Company releases, economic news, and business coverage.
OTTAWA - Shares of Kinaxis Inc. shot up about 11 per cent after the company announced it had acquired India-based Prana Consulting Inc. to boost its global supply chain business.
Ottawa-based Kinaxis says the deal adds a skilled team and creates a regional hub from which it could expand services in the region.
LUNENBURG, N.S. - High Liner Foods Inc. beat expectations as it capped what the Nova Scotia company called a transformative year.
The Lunenburg-based fisheries company says its net loss for its fourth quarter surged to US$3 million or nine cents per diluted share compared with a loss of US$810,000 or two cents per diluted share a year earlier.
TORONTO - Canadian Imperial Bank of Commerce is in the midst of an overhaul involving job losses and a slew of new faces in top roles with a goal of simplifying the bank.
CIBC chief executive Victor Dodig opened up about the changes Wednesday as the bank reported its latest results and named a handful of new senior executives including Shawn Beber as the bank's new chief risk officer.
MONTREAL - The Desjardins Group says last year's theft of the personal data of its 4.2 million members ultimately cost the co-operative $108 million.
The Quebec-based financial institution initially estimated the cost of a malicious employee's breach — which also affected 1.8 million credit card holders — at $70 million.
TORONTO - Torstar Corp. reported a profit in its fourth-quarter, boosted by one-time gains related to its pension plans and the sale of two real estate properties in Ontario, even as print revenue continued to decline.
The publisher of the Toronto Star and other newspapers said Wednesday that its profit attributable to shareholders amounted to $14.1 million or 17 cents per share for the quarter ended Dec. 31. That compared with a loss attributable to shareholders of nearly $3.1 million or four cents per share in the fourth quarter a year earlier.
TORONTO - GMP Capital Inc. has signed an agreement to acquire the stake in investment manager Richardson GMP Ltd. that it doesn't already own in an all-stock deal.
The company, which sold the bulk of its capital markets business to Stifel Financial Corp. in a deal worth roughly $70 million last year, said Wednesday the move is the next step in its plan to focus its business on wealth management.
BEIJING - Factories that make the world’s smartphones, toys and other goods are struggling to reopen after a virus outbreak idled China’s economy. But even with the ruling Communist Party promising help, companies and economists say it may be months before production is back to normal.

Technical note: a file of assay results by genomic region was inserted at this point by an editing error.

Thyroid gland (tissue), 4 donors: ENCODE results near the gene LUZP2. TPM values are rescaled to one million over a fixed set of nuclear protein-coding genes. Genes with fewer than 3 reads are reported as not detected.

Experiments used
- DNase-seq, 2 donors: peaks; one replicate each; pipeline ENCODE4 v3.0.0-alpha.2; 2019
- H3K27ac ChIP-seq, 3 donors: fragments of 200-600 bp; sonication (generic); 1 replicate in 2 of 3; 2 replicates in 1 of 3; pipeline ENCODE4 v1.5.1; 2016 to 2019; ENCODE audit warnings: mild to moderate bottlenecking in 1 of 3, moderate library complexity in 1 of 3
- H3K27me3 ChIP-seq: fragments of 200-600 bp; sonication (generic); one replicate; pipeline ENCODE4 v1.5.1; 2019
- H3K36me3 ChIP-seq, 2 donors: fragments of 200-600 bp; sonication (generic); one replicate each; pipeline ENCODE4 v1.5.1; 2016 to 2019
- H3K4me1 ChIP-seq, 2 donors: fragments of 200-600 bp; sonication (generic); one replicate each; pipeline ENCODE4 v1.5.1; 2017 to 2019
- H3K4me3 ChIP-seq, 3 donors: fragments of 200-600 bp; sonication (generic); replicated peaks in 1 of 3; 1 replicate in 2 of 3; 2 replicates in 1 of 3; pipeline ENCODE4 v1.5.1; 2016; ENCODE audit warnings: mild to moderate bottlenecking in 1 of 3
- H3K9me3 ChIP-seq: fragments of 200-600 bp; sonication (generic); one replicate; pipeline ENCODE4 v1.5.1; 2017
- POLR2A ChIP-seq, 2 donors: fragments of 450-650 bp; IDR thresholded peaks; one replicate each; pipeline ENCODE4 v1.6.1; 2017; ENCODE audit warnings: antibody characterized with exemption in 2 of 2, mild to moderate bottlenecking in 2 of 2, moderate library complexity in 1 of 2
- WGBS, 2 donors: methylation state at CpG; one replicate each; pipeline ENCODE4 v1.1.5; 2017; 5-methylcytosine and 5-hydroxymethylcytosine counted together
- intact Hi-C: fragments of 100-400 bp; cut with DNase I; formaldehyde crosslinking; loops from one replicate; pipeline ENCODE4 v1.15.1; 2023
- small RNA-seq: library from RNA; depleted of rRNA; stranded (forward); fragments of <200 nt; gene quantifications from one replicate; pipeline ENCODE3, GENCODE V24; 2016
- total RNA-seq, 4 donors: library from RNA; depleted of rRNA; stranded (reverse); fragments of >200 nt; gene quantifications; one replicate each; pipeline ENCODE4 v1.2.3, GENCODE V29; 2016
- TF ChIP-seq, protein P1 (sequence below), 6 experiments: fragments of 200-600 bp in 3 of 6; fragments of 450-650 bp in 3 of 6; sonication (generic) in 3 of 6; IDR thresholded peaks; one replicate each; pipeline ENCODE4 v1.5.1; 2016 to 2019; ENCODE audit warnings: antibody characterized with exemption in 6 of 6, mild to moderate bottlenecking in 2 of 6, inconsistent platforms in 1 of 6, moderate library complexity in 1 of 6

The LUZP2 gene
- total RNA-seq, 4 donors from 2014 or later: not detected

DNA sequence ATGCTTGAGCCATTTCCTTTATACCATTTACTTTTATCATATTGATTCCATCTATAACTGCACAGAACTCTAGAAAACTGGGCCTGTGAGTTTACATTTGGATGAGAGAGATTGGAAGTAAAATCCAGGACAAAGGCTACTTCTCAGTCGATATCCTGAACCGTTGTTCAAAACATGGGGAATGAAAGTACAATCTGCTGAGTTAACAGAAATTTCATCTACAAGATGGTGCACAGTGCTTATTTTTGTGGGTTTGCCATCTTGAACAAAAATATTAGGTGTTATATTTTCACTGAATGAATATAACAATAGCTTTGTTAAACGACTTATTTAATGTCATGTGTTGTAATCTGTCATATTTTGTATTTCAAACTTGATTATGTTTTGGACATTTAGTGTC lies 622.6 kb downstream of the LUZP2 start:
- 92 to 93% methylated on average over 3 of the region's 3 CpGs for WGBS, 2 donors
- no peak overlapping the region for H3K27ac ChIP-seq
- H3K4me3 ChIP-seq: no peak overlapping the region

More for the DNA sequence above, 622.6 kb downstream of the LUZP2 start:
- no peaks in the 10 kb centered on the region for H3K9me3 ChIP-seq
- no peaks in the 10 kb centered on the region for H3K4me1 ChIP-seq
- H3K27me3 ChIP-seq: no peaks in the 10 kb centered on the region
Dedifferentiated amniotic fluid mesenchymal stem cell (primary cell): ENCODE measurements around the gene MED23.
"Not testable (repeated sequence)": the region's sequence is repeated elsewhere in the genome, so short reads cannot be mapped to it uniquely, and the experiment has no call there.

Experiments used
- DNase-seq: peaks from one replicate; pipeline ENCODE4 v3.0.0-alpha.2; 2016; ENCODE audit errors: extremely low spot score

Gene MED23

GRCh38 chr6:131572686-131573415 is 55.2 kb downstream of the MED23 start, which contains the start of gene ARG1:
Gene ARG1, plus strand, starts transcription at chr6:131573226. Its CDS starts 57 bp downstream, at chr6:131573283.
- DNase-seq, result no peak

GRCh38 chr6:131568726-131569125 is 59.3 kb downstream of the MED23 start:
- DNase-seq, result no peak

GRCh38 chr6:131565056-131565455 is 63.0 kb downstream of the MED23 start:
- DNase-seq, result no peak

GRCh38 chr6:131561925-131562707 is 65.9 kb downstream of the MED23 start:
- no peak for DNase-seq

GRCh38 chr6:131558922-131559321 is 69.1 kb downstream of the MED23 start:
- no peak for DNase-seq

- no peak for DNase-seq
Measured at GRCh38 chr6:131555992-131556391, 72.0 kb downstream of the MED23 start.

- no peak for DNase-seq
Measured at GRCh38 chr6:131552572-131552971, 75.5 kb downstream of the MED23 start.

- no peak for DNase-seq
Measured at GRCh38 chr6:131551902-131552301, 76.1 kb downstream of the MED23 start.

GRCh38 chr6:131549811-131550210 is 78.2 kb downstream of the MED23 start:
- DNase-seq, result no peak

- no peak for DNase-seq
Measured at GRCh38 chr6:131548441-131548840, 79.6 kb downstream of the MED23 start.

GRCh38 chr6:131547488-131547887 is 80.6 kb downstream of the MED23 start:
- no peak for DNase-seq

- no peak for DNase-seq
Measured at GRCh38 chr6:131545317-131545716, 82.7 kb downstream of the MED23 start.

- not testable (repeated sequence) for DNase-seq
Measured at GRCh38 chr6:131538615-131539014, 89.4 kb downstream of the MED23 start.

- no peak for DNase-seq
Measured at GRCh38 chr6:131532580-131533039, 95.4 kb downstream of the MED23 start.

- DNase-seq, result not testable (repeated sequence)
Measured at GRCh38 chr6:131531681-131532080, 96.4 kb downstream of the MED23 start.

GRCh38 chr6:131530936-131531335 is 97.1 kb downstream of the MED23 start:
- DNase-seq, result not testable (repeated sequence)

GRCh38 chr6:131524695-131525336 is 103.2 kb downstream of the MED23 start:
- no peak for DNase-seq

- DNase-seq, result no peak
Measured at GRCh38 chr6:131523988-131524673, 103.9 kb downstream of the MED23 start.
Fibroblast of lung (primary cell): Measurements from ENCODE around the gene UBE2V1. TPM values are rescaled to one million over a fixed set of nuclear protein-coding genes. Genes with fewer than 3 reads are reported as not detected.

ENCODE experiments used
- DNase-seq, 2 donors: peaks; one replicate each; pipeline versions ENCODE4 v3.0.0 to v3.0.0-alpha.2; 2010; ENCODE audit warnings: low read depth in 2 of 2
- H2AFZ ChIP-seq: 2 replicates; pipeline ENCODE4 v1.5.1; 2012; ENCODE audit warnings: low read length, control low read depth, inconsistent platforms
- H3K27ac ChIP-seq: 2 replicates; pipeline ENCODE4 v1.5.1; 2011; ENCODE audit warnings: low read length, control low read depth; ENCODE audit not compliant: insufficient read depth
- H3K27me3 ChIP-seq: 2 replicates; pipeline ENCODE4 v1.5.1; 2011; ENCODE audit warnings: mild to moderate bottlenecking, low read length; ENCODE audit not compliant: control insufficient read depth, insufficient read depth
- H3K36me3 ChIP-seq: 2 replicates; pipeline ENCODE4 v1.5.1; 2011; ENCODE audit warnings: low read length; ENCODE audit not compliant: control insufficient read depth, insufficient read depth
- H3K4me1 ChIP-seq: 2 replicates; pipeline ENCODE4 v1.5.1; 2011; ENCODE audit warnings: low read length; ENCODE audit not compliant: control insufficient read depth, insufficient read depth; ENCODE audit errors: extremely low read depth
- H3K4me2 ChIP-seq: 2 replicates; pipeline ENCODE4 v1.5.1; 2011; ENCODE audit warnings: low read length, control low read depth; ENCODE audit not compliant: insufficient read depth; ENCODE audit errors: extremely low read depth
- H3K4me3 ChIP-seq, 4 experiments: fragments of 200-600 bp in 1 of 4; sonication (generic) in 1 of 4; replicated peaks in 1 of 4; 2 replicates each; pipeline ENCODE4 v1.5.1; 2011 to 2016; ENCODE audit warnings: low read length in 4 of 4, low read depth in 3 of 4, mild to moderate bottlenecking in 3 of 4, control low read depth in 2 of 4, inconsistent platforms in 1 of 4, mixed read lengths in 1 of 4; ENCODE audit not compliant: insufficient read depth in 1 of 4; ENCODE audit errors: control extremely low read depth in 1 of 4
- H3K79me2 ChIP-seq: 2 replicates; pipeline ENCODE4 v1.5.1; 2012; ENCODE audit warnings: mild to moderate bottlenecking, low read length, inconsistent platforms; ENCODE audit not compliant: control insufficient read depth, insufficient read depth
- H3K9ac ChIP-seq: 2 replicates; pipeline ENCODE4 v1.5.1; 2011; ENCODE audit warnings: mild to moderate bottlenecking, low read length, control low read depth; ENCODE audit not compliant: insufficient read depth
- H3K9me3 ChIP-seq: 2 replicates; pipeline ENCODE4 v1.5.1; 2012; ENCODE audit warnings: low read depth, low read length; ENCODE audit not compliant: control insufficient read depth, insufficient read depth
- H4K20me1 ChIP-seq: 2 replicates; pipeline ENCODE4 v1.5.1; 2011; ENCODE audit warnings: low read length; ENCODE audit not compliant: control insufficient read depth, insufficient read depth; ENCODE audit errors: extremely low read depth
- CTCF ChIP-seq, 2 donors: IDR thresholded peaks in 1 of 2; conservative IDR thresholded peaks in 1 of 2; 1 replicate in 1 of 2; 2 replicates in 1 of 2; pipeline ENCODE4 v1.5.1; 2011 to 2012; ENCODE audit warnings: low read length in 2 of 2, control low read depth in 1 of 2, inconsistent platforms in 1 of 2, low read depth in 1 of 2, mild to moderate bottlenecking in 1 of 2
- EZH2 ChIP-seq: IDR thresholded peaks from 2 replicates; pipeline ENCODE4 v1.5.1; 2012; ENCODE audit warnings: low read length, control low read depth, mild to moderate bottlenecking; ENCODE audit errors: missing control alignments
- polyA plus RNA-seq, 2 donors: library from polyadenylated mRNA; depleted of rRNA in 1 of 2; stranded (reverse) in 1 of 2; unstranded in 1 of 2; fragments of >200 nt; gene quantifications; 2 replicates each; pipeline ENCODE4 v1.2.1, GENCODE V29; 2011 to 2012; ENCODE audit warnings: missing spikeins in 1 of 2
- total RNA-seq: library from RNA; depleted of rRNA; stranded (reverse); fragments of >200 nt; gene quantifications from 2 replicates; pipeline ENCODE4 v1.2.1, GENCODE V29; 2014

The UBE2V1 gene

The problem is supply chains — the thousands of companies that provide components, from auto parts to zippers to microchips. China’s are famously nimble and resourceful, but they lack raw materials and workers after the most intensive anti-disease measures ever imposed closed factories, cut off most access to cities with more than 60 million people and imposed travel curbs.
WASHINGTON - U.S. sales of new homes jumped 7.9% in January to the fastest pace in more than 12 years, a positive sign for economic growth.
The Commerce Department said Wednesday that new homes sold at a seasonally adjusted annual rate of 764,000 last month. That’s the highest sales rate since July 2007, shortly before the U.S. economy slumped into the Great Recession.
LONDON - Global shares fell sharply once again Wednesday as fears over the speed of the new coronavirus around the world accentuated.
With the spread around Europe gathering pace — Greece became the latest country to reveal its first case — investors are getting increasingly concerned about how long it will take for the world to bring the outbreak under some sort of control. United Airlines and Mastercard are just two of the many companies that have warned about the impact of the outbreak on their finances.
BEIJING - A court in eastern China has sentenced a Swedish seller of books that took a skeptical look at the ruling Communist Party to 10 years in prison for “illegally providing intelligence overseas," in a further sign of Beijing’s hard line toward its critics.
Gui Minhai first disappeared in 2015, when he was believed to have been abducted by Chinese agents from his seaside home in Thailand. He and four others who worked for the same Hong Kong publishing company all went missing at around the same time, only to turn up months later in police custody in mainland China.